A landmark regulatory approval has vaulted the cell and gene therapy space to the front of the drug industry's mind. But speedy progress has also brought forward significant challenges.
Approved for infants with spinal muscular atrophy, Zolgensma is a stunning advancement for a disease that in its most severe form is fatal before age two. In clinical tests, almost all babies given the therapy remained alive and off permanent breathing support.
"The issue is really how do you cover [Zolgensma], not how you say no to it," said Michael Sherman, the chief medical officer for Harvard Pilgrim Health Care, in an interview with BioPharma Dive on the sidelines of the 2019 BIO conference in Philadelphia. A similar logic applies to Spark Therapeutics' Luxturna, a gene therapy approved in the U.S. in December 2017 to treat a rare form of blindness.
Novartis' Zolgensma and Spark's Luxturna are just the first in what's expected to be a wave of experimental gene therapies to make it to market. The Food and Drug Administration foresees approving 10 to 20 cell and gene therapy products each year by 2025.
Not all of those products, though, are guaranteed to have the compelling efficacy that make Luxturna and Zolgensma relatively easy choices for insurers to cover.
The next critical test of the gene therapy era will likely come in hemophilia. Multiple companies are racing to market with candidates for hemophilia A, with BioMarin Pharmaceutical the furthest along.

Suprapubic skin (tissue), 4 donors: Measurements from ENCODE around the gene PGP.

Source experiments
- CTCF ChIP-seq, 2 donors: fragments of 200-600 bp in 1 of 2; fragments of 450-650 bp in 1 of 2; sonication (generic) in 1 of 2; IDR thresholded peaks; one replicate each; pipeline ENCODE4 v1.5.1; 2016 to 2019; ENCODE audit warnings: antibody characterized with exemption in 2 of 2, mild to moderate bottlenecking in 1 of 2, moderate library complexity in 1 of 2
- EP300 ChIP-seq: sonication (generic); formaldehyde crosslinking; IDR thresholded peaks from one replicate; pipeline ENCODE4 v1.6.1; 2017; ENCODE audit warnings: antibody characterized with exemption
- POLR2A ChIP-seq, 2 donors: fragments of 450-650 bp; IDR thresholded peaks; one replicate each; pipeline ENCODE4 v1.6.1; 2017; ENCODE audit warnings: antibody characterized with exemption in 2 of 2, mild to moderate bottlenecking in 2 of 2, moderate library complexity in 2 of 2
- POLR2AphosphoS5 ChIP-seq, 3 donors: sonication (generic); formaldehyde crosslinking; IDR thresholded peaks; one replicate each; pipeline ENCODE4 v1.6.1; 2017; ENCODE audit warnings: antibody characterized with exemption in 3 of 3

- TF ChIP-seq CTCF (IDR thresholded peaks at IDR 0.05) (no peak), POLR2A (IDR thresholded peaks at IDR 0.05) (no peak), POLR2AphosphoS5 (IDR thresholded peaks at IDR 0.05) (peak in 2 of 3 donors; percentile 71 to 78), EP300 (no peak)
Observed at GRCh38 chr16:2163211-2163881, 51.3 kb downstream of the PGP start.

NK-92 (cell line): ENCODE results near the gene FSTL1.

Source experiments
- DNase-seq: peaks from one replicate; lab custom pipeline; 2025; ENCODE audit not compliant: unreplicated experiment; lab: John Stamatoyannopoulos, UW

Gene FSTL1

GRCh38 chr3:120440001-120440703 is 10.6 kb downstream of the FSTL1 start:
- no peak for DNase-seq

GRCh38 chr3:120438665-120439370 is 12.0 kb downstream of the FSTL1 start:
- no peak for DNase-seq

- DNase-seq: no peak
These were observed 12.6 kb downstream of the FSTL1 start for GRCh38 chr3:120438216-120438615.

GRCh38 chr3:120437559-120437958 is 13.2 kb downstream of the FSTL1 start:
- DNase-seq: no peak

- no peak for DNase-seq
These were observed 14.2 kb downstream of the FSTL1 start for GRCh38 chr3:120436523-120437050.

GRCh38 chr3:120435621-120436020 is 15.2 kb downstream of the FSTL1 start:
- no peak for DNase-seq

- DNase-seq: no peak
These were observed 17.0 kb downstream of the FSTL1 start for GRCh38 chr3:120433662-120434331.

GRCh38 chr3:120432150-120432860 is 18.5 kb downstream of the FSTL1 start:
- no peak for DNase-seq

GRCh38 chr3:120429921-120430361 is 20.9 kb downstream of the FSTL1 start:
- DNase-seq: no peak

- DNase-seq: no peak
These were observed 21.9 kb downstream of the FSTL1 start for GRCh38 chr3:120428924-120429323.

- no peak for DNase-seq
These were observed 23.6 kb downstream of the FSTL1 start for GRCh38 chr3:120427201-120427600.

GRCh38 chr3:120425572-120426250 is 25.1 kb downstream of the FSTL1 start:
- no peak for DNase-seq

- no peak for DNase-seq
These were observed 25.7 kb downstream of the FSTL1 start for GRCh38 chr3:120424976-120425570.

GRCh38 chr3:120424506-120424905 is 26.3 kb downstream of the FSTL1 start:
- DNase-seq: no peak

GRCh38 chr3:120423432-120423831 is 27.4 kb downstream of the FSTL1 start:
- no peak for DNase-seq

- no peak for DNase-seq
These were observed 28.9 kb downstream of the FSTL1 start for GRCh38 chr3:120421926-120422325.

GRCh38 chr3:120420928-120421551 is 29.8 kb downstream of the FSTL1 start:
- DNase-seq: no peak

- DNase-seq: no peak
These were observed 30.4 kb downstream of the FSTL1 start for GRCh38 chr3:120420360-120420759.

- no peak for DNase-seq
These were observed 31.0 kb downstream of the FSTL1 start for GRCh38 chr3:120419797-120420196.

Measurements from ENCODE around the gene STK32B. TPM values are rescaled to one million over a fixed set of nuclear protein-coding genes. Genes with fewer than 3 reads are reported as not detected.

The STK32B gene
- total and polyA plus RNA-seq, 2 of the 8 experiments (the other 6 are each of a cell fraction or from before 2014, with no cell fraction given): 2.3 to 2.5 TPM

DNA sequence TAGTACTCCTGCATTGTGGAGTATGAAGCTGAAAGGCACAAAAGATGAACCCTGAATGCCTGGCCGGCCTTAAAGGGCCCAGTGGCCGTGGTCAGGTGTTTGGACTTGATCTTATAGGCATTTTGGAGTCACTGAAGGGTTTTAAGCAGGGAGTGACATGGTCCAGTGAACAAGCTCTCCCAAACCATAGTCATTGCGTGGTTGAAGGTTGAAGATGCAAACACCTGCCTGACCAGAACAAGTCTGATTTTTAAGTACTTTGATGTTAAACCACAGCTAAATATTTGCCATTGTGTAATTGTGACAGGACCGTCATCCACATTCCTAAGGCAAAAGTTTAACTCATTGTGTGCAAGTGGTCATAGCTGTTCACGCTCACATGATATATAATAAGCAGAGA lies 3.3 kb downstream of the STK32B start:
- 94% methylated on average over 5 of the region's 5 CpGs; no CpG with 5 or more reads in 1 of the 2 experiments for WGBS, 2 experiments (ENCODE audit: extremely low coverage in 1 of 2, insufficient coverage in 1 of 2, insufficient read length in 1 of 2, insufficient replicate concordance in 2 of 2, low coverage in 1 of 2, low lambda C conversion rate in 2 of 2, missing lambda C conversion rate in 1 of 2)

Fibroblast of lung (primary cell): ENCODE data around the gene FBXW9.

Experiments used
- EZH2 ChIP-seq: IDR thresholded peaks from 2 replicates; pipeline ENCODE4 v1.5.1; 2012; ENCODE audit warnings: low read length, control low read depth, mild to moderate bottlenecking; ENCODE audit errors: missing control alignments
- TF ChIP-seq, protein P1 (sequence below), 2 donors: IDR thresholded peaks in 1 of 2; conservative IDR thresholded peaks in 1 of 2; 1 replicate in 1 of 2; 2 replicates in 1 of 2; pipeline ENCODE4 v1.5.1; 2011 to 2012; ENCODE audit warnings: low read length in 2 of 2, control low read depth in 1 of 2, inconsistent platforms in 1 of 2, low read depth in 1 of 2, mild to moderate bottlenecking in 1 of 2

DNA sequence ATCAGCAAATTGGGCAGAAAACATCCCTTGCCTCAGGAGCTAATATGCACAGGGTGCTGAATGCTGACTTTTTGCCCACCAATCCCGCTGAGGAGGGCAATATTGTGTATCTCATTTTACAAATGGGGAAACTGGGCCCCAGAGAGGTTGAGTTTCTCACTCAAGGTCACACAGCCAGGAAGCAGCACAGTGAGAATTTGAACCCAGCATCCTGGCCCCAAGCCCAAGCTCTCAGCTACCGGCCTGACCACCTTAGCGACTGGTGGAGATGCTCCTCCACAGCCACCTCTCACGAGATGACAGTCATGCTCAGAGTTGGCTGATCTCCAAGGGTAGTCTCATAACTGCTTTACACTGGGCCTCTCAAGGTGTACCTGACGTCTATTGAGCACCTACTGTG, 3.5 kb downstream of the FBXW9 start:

"Hemophilia A is going to force the problem [with payers] to be solved," said Sandy Macrae, CEO of Sangamo Therapeutics, which is developing a rival gene therapy to BioMarin's.
"If it's SMA, it's a few dreadfully impacted children," he said. "No one's going to stand in the way of that, and they're just going to make it available. If it's hemophilia A, there are alternatives."
Payer pains in adapting to the new era
Novartis priced Zolgensma at $2.1 million, making it the most expensive drug ever brought to market.
The Swiss pharma intends for that cost to be spread over multi-year payment plans, the result of lengthy discussions with payers.
New England-based Harvard Pilgrim Health Care, for instance, began talks on Zolgensma more than a year ago, before Novartis bought the therapy's original developer, AveXis.
Still, the payment plan is less substantive than both sides had hoped for, Sherman said, reflecting limits within the U.S. healthcare system in paying for these one-time treatments.
Medicaid "best price" regulations enacted over 25 years ago require that state Medicaid agencies receive statutory discounts, either at a fixed rate or, if greater, matching what drugmakers provide elsewhere. That's proved a roadblock in constructing outcomes-based or annuity-based agreements with payers.
"I want to stress that the issue wasn't Novartis' lack of willingness to participate," Sherman said. "It was the best pricing regulations that have been the largest challenge."
"As someone who is trying to operationalize this on the front lines," he added, "the Medicaid best price restriction is the largest barrier to some of the innovative kind of agreements that both the pharma companies and myself would like to engage in."
Sherman said he's had similar talks with other gene therapy developers, including BioMarin, Spark, Sarepta Therapeutics and Bluebird bio that have all been predicated on that barrier being removed.
In hemophilia, Sherman noted that having existing treatments gives insurers the ability to say no, and uncertainty over the durability of gene therapy's benefits makes outcomes-based agreements even more critical.
Recent three-year data from BioMarin, for example, appeared to show a continued drop in clotting factor expression, albeit to levels considered "mild" hemophilia.
Gene therapy's rapid emergence may bump up against other limits, too.